Image: Circinus X-1
This artist's illustration depicts the jet of relativistic particles blasting out of Circinus X-1, with a Chandra image (inset) of the jets.
updated 6/27/2007 12:59:22 PM ET 2007-06-27T16:59:22

Black holes are not the only objects in the universe that spew powerful jets from their poles. Dead, smoldering stars can emit them, too, and the jets they create rival and might even surpass those fired by black holes, scientists find.

The discovery, to be detailed in an upcoming issue of The Astrophysical Journal Letters, shows that the unusual properties of black holes-like the presence of an event horizon and the lack of an actual surface-are not required for jets to form.

"Gravity appears to be the key to creating these jets, not some trick of the event horizon," said study leader Sebastian Heinz of the University of Wisconsin at Madison.

Using NASA's Chandra X-ray Observatory, scientists spotted the jet 20,000 light-years from Earth in Circinus X-1, a system where a spinning stellar corpse known as a neutron star is orbiting a normal star several times the mass of the sun. A neutron star forms when the material left over from a supernova explosion collapses into a dense core.

Many jets have been found near black holes, but the Circinus X-1 jet is the first extended X-ray jet associated with a neutron star.

Heinz and his colleagues estimate that a surprisingly high percentage of the energy created by material falling onto the neutron star is used to power the jet.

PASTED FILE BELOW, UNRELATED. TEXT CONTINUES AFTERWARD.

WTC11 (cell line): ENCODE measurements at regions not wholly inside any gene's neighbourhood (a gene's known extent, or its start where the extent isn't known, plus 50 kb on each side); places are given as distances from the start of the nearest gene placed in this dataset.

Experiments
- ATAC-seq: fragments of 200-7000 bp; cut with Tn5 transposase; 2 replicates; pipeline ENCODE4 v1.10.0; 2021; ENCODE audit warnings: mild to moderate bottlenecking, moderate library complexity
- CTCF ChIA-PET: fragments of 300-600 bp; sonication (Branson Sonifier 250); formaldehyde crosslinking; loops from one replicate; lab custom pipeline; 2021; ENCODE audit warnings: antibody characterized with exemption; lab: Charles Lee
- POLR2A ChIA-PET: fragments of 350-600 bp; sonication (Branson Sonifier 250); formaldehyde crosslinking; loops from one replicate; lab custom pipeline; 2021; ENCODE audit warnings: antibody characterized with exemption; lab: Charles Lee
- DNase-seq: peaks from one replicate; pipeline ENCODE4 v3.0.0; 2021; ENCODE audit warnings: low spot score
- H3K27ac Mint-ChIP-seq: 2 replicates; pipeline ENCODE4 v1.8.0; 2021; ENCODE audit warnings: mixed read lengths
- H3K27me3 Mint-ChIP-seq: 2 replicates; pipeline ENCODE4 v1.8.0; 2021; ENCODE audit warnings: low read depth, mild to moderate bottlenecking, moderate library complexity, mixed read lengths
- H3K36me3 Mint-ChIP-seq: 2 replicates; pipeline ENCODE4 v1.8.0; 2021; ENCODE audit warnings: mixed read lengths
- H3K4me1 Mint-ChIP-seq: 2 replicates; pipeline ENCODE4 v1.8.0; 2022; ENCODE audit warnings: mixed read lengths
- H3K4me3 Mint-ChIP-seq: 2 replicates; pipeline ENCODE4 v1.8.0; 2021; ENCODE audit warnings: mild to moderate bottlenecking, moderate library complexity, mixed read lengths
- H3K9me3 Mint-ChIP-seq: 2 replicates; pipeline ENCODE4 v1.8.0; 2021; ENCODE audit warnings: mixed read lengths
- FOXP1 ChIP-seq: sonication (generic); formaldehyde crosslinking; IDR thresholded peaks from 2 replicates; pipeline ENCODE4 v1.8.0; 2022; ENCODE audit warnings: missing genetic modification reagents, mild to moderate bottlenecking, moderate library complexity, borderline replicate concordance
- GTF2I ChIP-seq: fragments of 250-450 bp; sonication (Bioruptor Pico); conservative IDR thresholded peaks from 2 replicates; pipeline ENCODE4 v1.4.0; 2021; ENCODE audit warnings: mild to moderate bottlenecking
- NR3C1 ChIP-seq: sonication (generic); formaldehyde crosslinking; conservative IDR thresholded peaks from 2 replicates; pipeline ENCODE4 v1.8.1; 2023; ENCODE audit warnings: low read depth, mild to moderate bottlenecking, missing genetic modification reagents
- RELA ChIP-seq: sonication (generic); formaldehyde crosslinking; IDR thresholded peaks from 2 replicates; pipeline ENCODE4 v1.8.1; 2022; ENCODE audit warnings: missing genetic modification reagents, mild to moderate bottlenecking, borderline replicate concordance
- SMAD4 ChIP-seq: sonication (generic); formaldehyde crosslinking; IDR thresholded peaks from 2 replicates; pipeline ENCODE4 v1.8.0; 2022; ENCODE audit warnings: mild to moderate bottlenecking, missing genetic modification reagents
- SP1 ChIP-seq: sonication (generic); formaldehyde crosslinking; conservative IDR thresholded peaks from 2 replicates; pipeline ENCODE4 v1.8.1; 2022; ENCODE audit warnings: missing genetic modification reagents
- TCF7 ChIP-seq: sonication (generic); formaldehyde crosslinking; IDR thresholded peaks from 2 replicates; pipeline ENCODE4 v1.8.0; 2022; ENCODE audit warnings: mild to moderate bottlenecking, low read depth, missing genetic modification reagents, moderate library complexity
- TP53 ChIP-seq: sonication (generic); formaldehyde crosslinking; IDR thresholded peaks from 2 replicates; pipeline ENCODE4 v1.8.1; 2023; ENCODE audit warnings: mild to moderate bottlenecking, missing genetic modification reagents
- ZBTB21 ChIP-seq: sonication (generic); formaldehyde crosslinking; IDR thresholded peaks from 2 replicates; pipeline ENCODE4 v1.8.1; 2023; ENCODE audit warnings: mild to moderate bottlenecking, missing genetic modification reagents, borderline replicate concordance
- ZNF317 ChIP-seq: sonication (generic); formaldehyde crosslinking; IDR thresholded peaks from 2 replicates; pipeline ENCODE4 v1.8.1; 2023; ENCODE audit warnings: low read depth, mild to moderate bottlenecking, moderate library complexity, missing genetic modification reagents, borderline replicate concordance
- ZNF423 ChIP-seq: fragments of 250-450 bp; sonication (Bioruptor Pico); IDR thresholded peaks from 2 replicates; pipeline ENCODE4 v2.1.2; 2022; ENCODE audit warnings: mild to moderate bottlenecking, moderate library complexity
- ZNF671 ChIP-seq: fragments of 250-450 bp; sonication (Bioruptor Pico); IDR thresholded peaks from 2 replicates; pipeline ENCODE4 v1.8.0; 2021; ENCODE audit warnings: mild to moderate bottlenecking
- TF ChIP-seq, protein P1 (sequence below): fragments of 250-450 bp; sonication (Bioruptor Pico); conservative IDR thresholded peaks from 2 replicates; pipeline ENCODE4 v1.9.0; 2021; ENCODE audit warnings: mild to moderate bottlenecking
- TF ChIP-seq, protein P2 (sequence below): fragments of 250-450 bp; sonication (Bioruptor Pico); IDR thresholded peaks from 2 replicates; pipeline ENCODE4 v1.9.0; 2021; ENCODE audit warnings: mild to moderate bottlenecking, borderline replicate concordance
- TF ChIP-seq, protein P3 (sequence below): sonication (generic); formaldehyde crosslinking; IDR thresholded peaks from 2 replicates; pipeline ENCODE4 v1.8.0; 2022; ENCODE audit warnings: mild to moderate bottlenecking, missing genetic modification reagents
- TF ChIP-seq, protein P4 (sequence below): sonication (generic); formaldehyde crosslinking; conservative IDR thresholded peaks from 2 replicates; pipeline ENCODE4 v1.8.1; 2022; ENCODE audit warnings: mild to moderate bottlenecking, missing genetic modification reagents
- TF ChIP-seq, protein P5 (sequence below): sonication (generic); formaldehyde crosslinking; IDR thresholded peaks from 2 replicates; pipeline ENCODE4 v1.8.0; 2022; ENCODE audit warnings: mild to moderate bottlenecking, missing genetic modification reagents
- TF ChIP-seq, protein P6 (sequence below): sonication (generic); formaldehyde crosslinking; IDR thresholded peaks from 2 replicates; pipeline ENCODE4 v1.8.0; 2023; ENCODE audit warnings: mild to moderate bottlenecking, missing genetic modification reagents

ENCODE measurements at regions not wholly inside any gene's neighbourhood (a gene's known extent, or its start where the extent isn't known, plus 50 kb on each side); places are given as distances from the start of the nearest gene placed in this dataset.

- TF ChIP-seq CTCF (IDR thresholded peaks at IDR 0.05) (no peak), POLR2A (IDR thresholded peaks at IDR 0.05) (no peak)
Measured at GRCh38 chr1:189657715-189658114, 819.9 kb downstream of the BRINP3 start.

"In terms of energy efficiency across the universe, this result shows that neutron stars are near the top of the list. This jet is almost as efficient as one from a black hole," said study team member Norbert Schulz of the Massachusetts Institute of Technology.

Slideshow: Month in Space: January 2014 The Chandra findings also help clear up a mystery about how diffuse lobes of radio-emitting gas around Circinus X-1 are created. The researchers found the X-ray jets of high-energy particles spewed by the system's neutron star are powerful enough to maintain the lobes.

"We've seen enormous radio clouds around supermassive black holes at the centers of galaxies," Heinz said. "What's unusual here is that this pocket-sized version, relatively speaking, is being powered by a neutron star, not a black hole."

Heinz and his team spotted two extended features shaped like a "V" in the Chandra observations of Circinus X-1 that they speculate could represent the outer walls of a wide jet. Another possibility is that the features represent two separate, narrow jets fired at different times as the neutron star wobbles to and fro in space like a spinning top.

If this second scenario is correct, Circinus X-1 would have one of the longest, narrowest jets found to date, surpassing even those discovered around black holes.


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